January 11, 1996
Information about Perry can pop up in the most unexpected places. While waiting to keep an appointment in a Stillwater office the other day, I noticed a copy of the Oklahoma Municipal Power Authority's annual report on a table in the foyer. The name of our town on the cover was the first thing that caught my eye. Perry was listed as one of the 34 participants in OMPA's power supply program. Even though it was the report covering 1993, issued in 1994, I flipped it open.
The next surprise was on the first page where the smiling visage of Mayor G. L. (Bud) Hollingsworth appeared in a photo with OMPA Board Chairman William Charles Martin and General Manager Roland Dawson. The occasion was the Dec. 20, 1993, signing of a power sales agreement between this city and the OMPA.
The text for the report was titled "The Pioneering Spirit Continues...." and it was, of course, pegged to the 1993 Centennial celebration of the Cherokee Strip land run. Along with the other picture on page one was a shot of the unveiling of Perry's "Hopes and Dreams" statue on Sept. 16, 1993, in the courthouse park, and a small inset showing the heroic bronze piece after the shroud was removed.
The report devotes a portion of its text to the addition of Perry as OMPA's 34th participant. That addition "will make a substantive contribution to the Authority's fixed charges for the remainder of this decade," the report states. "OMPA looks forward to working with Perry." All of this has been covered in detail previously, of course, but I had never seen this particular report.
Another surprise, to me at least, was discovering that former Perry school superintendent Gene Gower was among the OMPA's board of directors in 1993. He has been on the board since July 20, 1987, representing the city of Tecumseh, where he was a city council member. Also listed as a board member was Charles Lamb, son of the late Mrs. Virginia Malzahn Lamb of Edmond, who was a native of Perry. Charles was a member of the Edmond city council when chosen for the OMPA board on Aug. 12, 1993. Charles owns the Greystone Restaurant property east of Edmond and still serves on the Edmond city council. He is a nephew of Ed and Mary Malzahn.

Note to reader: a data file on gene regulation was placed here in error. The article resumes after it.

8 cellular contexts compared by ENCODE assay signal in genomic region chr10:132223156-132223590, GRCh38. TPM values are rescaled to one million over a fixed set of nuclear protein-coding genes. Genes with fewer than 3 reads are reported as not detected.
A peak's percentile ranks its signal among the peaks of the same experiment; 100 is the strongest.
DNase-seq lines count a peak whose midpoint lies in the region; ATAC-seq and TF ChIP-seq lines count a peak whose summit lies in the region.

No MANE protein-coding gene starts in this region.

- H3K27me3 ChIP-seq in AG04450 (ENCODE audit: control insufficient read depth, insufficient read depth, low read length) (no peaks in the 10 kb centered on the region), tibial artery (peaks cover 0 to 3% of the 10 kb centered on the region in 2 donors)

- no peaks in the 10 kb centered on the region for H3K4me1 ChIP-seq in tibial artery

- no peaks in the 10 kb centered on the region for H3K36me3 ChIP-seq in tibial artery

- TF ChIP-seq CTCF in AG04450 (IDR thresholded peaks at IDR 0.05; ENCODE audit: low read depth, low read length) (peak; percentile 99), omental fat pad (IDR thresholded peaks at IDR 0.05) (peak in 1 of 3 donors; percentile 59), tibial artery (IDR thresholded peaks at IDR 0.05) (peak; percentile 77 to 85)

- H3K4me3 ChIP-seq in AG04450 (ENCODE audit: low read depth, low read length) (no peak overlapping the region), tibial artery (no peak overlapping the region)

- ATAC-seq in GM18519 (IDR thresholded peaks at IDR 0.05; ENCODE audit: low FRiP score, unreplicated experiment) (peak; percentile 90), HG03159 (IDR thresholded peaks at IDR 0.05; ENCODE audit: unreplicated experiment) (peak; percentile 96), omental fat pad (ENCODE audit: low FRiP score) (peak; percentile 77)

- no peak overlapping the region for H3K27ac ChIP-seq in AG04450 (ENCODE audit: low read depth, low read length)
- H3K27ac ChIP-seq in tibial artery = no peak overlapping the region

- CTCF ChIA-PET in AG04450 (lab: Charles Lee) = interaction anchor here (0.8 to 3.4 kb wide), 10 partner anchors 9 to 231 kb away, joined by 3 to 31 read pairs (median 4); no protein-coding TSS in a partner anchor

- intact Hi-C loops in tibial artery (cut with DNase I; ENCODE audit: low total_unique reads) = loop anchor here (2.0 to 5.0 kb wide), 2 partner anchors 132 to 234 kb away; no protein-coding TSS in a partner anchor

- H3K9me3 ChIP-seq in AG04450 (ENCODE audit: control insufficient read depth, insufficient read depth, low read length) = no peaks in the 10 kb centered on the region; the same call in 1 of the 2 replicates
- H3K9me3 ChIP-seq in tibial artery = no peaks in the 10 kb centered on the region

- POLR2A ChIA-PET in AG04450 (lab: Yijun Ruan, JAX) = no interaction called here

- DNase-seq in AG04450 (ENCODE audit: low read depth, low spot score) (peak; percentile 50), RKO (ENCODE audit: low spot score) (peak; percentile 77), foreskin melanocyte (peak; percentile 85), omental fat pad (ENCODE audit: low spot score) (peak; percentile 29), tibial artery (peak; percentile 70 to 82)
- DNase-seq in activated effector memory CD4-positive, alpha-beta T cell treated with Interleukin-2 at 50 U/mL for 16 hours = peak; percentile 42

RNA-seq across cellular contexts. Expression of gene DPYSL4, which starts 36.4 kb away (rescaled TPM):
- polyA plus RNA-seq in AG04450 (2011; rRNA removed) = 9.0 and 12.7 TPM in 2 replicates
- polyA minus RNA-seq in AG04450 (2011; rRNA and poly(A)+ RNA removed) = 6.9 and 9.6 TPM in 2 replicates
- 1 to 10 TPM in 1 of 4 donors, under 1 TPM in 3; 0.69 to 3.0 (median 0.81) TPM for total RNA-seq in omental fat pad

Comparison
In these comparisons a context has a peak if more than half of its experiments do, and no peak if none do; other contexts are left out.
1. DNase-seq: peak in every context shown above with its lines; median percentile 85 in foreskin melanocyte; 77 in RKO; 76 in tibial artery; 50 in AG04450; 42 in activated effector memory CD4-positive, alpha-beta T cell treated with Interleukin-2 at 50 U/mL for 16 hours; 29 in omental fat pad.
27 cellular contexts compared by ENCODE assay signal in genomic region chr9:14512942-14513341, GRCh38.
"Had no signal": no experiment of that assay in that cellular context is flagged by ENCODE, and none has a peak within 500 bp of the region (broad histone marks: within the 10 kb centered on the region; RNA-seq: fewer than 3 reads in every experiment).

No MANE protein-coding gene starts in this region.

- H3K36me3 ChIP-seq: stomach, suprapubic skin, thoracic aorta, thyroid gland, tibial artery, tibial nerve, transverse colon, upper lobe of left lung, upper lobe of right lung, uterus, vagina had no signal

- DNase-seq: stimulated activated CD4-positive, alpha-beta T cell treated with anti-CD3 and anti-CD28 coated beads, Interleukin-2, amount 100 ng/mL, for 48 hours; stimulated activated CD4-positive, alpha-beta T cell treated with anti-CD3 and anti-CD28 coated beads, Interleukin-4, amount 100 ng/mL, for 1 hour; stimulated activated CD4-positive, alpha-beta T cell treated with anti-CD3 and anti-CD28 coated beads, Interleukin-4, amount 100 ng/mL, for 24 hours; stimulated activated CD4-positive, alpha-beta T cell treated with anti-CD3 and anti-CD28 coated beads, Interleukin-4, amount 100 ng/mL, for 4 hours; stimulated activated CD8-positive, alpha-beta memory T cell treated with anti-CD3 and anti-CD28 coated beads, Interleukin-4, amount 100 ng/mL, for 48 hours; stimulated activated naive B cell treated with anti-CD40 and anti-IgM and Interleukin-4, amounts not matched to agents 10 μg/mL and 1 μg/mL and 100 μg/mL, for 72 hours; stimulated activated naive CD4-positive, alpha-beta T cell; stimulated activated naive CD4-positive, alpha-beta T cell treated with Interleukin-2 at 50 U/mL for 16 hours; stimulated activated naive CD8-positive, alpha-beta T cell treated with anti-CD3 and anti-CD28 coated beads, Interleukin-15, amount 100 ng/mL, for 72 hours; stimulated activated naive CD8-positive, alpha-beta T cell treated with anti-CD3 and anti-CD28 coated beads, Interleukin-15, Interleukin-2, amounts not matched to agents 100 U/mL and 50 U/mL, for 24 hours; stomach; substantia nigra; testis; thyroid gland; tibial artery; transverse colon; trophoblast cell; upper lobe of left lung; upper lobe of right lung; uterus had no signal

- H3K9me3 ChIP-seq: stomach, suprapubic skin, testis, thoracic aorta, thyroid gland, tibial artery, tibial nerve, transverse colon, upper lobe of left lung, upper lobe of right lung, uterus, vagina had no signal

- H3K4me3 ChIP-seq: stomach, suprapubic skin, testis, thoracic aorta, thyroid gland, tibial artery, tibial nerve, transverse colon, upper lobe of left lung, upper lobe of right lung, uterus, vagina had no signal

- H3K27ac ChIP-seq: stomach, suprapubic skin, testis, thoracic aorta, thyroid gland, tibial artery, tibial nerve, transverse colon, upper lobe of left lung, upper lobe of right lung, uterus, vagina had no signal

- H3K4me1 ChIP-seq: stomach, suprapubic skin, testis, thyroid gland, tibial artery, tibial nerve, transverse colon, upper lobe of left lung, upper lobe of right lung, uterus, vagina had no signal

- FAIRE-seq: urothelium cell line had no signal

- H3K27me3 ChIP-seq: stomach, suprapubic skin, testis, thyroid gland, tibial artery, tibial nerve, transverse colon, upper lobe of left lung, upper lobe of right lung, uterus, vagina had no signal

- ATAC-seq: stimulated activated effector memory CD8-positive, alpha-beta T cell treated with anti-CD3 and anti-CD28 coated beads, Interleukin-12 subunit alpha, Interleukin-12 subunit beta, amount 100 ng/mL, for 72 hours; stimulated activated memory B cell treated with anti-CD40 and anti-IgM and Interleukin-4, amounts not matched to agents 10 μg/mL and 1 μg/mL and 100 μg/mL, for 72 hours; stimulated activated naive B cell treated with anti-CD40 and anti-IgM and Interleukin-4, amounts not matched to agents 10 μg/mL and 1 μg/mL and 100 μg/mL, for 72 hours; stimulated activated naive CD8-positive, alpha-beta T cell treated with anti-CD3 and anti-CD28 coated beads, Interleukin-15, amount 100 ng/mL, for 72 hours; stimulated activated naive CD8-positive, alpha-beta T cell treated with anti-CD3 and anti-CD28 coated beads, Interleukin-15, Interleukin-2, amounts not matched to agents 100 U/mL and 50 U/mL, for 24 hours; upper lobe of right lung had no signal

Here's a bit more from the report concerning Perry: "OMPA anticipates an even greater increase in energy sales in 1994 when the City of Perry begins taking service under a five-year power sales contract. In addition to supplying power, the Authority will provide distribution planning services, cost-of-service rate reviews and facilities engineering assistance. Field work on an analysis of their distribution system has started. Through an agreement with Perry's previous supplier, Oklahoma Gas & Electric (OG&E), OMPA modified and extended its current contract with OG&E by four years. This agreement incrementally increases the amount of power purchased from OG&E and allows the Perry electric system to become the 34th participant of OMPA's power supply program. This additional capacity delays the need for the Authority to build additional generating plants."
On the "System Data" page, the report contains this paragraph: "The City of Perry, a community of 5,000 residents, became a participant of OMPA in 1993. Located in north-central Oklahoma in Noble County, Perry is surrounded by wheat farms and cattle ranches. The Charles Machine Works, Inc., manufacturer of the internationally known Ditch Witch construction equipment, is the city's largest employer with 800 employees." That was in 1993, remember. The number is substantially larger now.
Other towns and cities in this area served by OMPA are Blackwell, Edmond, Fairview, Hominy, Kingfisher, Newkirk, Pawhuska, Ponca City, Pond Creek, Tonkawa and Yale. That's only a partial list, but it does include most of the OMPA participants in this vicinity. You can see from that list that Perry is not exactly pioneering this system. It has been tested and proved by many of our neighbors.
OMPA has transmission agreements with the Grand River Dam Authority, OG&E, Public Service Co. of Oklahoma, Southwestern Electric Power Col., Southwestern Power Administration, Western Farmers Electric Cooperative, Western Resources, Inc., and West Texas Utilities.
Even if I was a little late in coming across it, this report does contain some interesting information. Thought I'd pass it along.